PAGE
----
As you might or might not have noticed, I have been going through the different genres we have at the Aurora Public Library District and offering popular authors and titles as a sort of introduction to the genre itself, especially for those who are unfamiliar with or new to the genre. But the concept of books being separated by genre can be a little confusing, especially because, most of the time, many books do not fit one particular mold for only one genre.
A genre is a specific category that fiction books belong to based on the content of the novel. Many times authors will specialize in one particular genre and only write books that fit that mold. But authors can (and do!) cross over into many genres with various novels or with only one novel. This makes it harder for us to determine whether a book should be considered one genre over another, which then makes everything more complicated and confusing than it needs to be. A list of common fiction genres include:
Classic, Crime/Detective, Drama, Fantasy, Historical Fiction, Horror, Magical Realism, Metafiction, Mystery, Mythopoeia, Realistic Fiction, Science Fiction, Short Story, Suspense/Thriller, and Western.
Many of these are self-explanatory, but I bet you can already see how some of these genres can blend into each other and create sub-genres, like Science Fiction and Fantasy. However, there might be a few terms that you have no idea what they mean (don’t worry, I didn’t know either!), so I’ll try to explain them as best as I can.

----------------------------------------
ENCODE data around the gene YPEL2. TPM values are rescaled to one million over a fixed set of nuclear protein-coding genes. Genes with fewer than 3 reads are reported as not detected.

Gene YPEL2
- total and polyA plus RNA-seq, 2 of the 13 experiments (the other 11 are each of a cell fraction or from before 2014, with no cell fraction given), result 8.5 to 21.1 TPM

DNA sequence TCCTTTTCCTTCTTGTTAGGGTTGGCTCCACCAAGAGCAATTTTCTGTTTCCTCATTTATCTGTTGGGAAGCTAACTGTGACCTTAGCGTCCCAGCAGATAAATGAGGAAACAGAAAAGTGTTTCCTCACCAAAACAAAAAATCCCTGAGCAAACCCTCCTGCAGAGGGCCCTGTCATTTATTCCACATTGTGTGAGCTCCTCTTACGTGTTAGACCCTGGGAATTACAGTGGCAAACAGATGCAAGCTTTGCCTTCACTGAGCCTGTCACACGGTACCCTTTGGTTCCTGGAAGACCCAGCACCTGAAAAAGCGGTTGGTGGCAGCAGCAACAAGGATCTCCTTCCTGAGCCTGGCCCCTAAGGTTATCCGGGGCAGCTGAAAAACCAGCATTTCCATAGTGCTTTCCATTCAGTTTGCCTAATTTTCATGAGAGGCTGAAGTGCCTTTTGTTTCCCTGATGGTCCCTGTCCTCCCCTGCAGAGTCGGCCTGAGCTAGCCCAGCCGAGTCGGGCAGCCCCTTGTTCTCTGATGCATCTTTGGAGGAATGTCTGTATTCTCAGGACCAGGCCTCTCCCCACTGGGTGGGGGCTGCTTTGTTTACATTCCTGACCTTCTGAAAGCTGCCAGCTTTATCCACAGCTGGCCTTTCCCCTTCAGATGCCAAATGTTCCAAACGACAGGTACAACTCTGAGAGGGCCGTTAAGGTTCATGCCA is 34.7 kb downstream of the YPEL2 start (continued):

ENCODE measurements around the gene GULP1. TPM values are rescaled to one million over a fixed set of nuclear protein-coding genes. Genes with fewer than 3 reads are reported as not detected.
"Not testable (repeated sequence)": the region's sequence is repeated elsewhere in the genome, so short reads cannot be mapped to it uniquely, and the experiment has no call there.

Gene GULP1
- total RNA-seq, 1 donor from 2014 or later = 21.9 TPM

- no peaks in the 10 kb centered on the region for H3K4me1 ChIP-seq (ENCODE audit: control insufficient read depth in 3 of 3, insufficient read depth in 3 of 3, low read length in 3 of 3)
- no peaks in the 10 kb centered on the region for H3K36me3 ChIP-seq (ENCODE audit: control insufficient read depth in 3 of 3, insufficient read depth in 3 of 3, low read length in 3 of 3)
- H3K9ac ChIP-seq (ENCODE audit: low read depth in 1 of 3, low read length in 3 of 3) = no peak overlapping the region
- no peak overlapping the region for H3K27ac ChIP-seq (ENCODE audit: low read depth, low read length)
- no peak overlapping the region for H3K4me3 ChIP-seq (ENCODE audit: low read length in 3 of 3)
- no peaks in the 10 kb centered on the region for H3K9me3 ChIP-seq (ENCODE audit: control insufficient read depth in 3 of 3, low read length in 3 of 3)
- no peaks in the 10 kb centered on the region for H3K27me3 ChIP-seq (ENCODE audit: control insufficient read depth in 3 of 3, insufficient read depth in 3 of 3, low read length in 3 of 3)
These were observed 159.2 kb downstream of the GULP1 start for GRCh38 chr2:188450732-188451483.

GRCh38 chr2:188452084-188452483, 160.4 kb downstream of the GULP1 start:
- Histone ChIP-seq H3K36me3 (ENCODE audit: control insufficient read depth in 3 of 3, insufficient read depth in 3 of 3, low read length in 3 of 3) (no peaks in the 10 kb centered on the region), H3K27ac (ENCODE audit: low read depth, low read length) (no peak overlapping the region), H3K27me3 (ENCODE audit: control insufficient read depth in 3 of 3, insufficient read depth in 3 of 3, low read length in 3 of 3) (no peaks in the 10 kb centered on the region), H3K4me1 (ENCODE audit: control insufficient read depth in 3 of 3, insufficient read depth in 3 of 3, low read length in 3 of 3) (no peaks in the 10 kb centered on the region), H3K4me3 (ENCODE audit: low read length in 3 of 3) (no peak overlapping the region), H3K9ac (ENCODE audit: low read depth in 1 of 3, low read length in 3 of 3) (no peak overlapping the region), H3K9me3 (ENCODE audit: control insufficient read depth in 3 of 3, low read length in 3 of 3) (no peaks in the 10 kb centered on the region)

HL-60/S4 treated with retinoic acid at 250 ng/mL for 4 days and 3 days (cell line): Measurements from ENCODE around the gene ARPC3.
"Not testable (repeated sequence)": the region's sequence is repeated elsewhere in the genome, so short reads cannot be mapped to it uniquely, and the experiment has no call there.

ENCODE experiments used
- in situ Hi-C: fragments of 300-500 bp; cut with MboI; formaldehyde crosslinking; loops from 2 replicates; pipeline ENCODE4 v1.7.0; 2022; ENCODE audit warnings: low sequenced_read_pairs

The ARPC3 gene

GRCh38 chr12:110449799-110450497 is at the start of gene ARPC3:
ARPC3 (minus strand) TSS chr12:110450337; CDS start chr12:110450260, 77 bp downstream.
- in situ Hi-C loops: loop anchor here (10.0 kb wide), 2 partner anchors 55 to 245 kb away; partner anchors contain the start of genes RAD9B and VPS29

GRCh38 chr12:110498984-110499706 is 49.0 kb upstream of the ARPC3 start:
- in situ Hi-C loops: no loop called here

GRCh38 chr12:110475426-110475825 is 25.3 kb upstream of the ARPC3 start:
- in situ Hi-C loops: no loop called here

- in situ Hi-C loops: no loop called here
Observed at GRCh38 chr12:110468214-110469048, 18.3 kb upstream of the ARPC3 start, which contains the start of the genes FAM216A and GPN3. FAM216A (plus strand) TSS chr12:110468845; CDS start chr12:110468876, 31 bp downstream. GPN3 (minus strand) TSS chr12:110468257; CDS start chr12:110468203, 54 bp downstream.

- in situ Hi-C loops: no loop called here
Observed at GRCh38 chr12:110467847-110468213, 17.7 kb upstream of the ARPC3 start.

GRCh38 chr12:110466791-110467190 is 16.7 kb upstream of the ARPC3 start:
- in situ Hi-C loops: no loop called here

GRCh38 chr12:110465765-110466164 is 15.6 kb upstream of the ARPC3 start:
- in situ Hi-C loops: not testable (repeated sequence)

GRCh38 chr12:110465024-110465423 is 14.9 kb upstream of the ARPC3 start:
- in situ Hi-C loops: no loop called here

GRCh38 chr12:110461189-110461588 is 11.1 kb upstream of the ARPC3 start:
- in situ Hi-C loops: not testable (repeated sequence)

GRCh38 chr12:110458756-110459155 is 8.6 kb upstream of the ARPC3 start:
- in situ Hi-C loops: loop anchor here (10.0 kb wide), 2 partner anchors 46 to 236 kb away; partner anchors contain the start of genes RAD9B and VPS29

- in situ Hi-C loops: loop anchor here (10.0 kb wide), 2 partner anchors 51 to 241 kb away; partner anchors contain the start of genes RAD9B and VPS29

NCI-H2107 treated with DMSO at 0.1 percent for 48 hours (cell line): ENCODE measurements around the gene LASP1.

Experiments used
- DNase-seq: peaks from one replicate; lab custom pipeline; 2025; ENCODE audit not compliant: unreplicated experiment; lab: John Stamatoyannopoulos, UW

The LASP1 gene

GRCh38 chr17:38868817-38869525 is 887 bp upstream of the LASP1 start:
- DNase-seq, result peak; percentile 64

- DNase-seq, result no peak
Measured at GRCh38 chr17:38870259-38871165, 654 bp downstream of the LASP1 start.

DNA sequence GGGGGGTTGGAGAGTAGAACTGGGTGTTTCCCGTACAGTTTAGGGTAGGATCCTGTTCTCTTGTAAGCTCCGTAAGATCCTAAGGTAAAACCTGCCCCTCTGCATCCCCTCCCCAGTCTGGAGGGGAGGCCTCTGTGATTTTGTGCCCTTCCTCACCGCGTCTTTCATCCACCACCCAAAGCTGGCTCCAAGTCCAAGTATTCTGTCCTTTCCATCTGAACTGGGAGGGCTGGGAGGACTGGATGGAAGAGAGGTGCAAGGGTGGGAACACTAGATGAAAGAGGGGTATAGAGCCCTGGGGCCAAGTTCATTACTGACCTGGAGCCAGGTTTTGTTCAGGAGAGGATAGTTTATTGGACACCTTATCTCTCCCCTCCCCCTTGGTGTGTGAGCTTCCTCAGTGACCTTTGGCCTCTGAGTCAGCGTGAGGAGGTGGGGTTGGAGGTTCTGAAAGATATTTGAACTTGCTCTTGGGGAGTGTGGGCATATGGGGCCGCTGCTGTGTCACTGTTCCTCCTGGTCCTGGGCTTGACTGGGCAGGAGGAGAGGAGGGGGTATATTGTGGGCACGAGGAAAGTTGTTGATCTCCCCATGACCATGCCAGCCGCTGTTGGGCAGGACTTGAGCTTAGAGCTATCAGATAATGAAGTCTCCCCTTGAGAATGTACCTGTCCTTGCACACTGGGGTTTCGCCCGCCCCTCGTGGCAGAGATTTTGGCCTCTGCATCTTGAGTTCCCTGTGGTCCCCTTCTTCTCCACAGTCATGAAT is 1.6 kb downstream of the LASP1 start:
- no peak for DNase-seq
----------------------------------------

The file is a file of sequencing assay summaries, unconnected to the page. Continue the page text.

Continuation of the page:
Magical Realism is basically incorporating fantastical elements into realistic fiction. So, it is a clash between Realistic and Fantasy Fiction. This genre, I’ve noticed, is especially popular with Young Adult and Juvenile Fiction, but there are several titles available in Adult Fiction, such as One Hundred Years of Solitude by Gabriel Garcia Marquez, Cloud Atlas by David Mitchell, and The Ice Queen by Alice Hoffman.
Metafiction is a newer genre of fiction that comes from the Post-Modernism literary movement. Metafiction draws attention to the novel as a work of art as one is reading; the author does not let the reader forget that he or she is reading a book. Metafiction can also deviate from the way in which the traditional novel is written or read. This genre also requires the reader to think, too, as the writing is sometimes not meant to be taken literally. It is somewhat difficult to explain, but the reader will most likely know when they read it. Some examples include The Things They Carried by Tim O’Brien, Fight Club by Chuck Palahniuk, and Possession: A Romance by A.S. Byatt.
Mythopoeia is more of a literary device than it is a fiction genre, but it definitely can be a genre on its own in some cases. Mythopoeia is the imitation, expanding, or inclusion of traditional myths into newer fiction. Mythopoeia also creates its own myths and legends, typically in Fantasy novels. Once again, I see the Mythopoeia genre most frequently in Young Adult and Juvenile Fiction (such as with Rick Riordan’s numerous series), but there are several classics that fall into this genre as well, like the Lord of the Rings trilogy by J.R.R. Tolkien, the Dark Tower series by Stephen King, and A Song of Ice and Fire series by George R.R. Martin.
Genres can still be confusing to navigate, but hopefully they make a little more sense than they did. If you think a book belongs in one genre and I think it belongs in a different genre, chances are we’ll both be right. Let the Aurora Public Library District help you expand your love of reading across all genres!